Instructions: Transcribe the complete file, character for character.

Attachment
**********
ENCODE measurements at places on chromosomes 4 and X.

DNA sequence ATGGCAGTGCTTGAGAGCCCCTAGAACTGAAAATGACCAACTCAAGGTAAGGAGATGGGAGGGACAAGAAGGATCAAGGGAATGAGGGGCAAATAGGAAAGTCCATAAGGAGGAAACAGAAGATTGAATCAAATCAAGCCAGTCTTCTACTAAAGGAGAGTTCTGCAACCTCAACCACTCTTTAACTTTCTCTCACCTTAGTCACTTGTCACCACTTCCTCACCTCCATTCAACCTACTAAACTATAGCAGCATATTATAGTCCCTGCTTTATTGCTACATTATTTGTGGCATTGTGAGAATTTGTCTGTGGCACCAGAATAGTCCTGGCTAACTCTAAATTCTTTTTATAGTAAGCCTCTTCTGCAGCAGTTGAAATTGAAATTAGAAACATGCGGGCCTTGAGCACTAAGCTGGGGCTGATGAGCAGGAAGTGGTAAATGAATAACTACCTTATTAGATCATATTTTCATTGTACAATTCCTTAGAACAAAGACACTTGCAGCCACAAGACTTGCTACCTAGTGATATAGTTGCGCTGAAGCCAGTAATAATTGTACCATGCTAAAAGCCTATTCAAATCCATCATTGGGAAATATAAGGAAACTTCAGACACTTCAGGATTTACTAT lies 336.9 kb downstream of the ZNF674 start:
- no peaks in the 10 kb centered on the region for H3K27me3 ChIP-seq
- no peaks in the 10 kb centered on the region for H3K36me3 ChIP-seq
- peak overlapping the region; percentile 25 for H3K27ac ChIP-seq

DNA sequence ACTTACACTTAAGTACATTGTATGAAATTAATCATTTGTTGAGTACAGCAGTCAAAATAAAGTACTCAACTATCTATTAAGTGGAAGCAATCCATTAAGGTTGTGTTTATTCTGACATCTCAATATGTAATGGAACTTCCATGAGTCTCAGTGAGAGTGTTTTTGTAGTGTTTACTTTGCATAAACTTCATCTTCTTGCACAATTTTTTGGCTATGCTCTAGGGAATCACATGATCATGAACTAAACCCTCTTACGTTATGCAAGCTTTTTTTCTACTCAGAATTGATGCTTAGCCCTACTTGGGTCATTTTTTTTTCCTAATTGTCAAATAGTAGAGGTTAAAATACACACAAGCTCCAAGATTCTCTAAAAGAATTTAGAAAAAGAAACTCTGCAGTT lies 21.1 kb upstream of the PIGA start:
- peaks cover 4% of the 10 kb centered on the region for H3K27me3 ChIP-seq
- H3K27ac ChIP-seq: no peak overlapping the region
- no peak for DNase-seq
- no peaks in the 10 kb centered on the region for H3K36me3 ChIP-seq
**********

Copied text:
ENCODE measurements at places on chromosomes 4 and X.

DNA sequence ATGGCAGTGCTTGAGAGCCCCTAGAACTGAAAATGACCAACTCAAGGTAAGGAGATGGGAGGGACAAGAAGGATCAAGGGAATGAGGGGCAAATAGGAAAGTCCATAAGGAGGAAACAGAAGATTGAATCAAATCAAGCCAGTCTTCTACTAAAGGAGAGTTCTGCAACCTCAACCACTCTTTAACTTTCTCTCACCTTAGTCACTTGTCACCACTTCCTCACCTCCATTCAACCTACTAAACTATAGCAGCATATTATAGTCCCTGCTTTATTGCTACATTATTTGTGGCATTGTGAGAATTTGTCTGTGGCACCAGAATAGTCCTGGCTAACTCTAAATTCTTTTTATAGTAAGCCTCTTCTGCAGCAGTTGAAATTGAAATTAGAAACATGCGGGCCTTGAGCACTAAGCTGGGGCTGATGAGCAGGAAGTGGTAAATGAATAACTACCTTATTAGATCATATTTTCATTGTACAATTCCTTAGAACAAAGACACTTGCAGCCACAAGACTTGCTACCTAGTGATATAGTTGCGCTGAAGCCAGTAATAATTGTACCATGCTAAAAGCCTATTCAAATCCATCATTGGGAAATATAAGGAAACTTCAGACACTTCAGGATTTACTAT lies 336.9 kb downstream of the ZNF674 start:
- no peaks in the 10 kb centered on the region for H3K27me3 ChIP-seq
- no peaks in the 10 kb centered on the region for H3K36me3 ChIP-seq
- peak overlapping the region; percentile 25 for H3K27ac ChIP-seq

DNA sequence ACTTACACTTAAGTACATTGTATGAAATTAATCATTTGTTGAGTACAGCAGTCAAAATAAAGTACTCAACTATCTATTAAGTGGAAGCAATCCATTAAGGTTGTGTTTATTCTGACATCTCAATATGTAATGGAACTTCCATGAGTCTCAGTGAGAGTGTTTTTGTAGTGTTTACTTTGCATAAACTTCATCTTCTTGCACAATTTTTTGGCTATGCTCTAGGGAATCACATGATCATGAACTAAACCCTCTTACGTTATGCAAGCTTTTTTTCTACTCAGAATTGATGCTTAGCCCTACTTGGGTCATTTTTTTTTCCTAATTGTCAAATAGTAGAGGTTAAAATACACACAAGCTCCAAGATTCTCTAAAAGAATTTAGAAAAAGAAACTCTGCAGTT lies 21.1 kb upstream of the PIGA start:
- peaks cover 4% of the 10 kb centered on the region for H3K27me3 ChIP-seq
- H3K27ac ChIP-seq: no peak overlapping the region
- no peak for DNase-seq
- no peaks in the 10 kb centered on the region for H3K36me3 ChIP-seq